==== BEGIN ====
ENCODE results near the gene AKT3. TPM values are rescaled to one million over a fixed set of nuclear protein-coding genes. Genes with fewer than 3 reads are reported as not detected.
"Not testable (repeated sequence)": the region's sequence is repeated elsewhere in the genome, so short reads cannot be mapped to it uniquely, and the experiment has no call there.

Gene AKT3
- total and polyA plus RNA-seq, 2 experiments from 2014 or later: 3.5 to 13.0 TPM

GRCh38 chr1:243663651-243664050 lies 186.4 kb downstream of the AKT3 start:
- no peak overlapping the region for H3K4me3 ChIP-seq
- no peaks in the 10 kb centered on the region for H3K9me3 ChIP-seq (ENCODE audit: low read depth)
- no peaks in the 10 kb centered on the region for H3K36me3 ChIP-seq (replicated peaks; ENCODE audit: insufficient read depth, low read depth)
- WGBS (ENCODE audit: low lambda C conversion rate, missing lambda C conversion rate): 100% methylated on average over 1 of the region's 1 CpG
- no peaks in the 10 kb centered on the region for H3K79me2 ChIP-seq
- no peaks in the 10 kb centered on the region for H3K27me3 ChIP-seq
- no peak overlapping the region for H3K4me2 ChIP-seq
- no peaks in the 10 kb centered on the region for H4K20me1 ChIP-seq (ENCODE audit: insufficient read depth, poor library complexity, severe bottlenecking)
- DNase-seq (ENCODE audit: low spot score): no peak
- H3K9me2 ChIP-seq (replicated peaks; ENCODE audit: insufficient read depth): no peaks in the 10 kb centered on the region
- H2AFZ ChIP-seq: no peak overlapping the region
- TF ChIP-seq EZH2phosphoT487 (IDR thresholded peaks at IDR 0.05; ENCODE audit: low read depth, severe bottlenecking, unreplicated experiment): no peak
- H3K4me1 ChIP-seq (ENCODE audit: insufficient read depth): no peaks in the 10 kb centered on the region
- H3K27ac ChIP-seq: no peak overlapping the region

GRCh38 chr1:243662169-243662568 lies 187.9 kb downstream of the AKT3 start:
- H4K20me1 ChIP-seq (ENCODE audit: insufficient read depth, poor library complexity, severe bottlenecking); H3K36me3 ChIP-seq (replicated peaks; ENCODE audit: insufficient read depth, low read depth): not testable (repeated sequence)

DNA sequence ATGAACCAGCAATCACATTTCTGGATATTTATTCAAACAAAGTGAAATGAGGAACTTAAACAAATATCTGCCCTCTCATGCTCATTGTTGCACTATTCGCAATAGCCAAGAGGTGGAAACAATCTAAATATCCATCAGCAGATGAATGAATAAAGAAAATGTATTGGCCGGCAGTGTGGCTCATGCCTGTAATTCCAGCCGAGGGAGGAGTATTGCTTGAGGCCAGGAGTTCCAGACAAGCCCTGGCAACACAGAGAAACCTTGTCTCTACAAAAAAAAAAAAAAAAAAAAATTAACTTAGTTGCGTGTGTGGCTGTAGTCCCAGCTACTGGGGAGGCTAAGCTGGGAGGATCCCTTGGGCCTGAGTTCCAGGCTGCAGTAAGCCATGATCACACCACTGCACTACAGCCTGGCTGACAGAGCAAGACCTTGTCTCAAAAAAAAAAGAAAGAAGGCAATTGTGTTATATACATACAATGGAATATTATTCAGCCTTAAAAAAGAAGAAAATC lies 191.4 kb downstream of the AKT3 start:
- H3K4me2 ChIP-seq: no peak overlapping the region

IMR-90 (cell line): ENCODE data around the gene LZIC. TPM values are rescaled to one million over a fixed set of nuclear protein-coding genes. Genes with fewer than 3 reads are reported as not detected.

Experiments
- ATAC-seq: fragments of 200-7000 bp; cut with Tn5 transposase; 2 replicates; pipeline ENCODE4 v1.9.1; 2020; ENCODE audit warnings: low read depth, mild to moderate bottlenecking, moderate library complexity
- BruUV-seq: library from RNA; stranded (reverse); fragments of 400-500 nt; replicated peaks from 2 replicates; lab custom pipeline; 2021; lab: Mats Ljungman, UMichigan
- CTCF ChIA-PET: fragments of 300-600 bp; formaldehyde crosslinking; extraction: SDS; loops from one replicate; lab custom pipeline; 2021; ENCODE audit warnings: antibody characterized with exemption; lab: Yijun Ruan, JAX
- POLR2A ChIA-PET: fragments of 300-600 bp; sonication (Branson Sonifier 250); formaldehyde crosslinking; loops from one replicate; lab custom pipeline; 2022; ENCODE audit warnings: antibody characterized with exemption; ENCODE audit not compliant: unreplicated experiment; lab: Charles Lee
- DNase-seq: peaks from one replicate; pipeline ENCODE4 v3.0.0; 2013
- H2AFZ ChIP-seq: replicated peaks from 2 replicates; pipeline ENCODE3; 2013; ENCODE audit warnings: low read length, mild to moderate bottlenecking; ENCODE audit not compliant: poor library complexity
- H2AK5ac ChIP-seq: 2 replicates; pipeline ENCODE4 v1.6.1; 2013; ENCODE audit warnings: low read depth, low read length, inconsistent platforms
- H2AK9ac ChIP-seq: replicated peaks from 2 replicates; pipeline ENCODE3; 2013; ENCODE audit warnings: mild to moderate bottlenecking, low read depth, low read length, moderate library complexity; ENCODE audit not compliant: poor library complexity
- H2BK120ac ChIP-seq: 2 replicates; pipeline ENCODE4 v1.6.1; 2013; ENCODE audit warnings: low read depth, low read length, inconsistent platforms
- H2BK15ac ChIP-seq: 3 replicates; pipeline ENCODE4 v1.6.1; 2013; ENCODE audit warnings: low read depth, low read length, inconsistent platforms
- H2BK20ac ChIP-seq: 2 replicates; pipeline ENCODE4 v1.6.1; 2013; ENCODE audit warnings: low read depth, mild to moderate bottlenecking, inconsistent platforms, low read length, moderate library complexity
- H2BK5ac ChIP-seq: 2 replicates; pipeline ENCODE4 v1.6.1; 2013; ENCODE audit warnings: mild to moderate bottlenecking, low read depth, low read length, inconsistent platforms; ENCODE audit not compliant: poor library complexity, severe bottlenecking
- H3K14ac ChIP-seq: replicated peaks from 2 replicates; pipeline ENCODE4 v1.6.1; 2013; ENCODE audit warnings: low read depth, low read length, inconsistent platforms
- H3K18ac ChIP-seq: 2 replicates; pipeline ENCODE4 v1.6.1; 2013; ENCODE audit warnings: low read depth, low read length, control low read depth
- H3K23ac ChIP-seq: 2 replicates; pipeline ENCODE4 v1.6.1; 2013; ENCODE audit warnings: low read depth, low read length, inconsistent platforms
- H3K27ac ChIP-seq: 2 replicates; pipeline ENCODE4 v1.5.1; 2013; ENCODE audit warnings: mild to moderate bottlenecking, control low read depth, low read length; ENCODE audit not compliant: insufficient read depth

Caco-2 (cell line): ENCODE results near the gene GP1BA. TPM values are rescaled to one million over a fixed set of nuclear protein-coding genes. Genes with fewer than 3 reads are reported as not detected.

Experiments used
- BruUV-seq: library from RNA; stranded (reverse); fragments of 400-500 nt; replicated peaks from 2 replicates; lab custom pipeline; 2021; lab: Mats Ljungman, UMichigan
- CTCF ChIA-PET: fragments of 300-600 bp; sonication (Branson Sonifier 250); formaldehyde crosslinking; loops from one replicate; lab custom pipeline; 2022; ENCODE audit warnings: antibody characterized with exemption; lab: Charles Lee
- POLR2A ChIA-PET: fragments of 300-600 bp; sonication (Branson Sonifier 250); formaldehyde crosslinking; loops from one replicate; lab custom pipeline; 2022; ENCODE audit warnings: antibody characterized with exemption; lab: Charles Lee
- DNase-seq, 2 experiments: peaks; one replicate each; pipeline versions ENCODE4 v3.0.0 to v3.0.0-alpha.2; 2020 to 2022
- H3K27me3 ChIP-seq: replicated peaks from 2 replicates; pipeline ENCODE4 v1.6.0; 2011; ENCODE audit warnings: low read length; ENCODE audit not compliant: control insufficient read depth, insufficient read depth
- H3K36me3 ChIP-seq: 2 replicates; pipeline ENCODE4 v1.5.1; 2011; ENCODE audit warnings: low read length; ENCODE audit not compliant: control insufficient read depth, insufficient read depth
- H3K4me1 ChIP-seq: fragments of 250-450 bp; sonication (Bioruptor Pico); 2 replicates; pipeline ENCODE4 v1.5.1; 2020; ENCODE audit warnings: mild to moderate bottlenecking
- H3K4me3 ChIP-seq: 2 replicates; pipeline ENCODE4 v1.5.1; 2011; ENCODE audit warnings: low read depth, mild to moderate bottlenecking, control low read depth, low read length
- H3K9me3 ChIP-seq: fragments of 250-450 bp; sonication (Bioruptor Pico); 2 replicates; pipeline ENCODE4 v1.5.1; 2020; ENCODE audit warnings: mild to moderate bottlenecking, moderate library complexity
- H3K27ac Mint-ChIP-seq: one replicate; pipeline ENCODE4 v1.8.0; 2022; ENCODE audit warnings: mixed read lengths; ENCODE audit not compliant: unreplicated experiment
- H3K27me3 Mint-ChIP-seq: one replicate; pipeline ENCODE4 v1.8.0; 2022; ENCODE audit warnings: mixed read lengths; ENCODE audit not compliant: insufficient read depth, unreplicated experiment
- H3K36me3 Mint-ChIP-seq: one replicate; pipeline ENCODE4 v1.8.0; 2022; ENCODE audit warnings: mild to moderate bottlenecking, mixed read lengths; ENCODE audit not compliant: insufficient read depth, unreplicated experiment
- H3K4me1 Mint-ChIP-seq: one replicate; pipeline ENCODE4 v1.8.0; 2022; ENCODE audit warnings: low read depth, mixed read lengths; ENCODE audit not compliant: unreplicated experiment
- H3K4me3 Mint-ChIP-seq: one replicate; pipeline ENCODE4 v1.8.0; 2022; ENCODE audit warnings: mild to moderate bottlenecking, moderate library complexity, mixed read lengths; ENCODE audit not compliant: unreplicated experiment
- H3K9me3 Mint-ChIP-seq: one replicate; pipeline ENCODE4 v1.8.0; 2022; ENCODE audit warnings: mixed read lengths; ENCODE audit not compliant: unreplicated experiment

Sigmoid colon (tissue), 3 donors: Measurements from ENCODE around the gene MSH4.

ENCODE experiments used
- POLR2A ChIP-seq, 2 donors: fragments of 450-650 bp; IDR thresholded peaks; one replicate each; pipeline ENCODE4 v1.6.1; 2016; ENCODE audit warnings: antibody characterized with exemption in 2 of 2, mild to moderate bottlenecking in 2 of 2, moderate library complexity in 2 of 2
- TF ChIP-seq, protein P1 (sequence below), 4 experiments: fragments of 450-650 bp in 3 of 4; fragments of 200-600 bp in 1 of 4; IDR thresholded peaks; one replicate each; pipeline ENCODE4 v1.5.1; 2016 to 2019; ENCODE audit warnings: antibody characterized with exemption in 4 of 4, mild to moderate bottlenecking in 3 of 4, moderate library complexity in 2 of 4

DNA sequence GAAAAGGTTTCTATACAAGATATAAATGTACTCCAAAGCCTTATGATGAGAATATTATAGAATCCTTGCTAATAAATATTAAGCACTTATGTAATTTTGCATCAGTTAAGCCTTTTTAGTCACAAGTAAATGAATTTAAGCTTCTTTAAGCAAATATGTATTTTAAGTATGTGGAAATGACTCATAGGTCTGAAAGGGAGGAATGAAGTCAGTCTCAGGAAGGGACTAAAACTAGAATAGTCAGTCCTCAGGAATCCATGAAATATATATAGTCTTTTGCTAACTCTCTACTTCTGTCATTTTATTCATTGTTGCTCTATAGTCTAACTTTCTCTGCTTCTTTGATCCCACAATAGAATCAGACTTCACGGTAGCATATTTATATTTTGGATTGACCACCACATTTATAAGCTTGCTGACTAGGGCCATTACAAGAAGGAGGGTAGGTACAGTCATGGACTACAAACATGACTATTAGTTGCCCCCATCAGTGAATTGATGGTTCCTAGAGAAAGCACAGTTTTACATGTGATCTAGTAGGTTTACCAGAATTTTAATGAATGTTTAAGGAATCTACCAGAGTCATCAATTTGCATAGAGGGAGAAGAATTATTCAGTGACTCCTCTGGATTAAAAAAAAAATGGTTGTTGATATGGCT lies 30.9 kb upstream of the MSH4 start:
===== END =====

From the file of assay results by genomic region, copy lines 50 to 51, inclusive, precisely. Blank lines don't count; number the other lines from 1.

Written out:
- H3K4me1 ChIP-seq: fragments of 250-450 bp; sonication (Bioruptor Pico); 2 replicates; pipeline ENCODE4 v1.5.1; 2020; ENCODE audit warnings: mild to moderate bottlenecking
- H3K4me3 ChIP-seq: 2 replicates; pipeline ENCODE4 v1.5.1; 2011; ENCODE audit warnings: low read depth, mild to moderate bottlenecking, control low read depth, low read length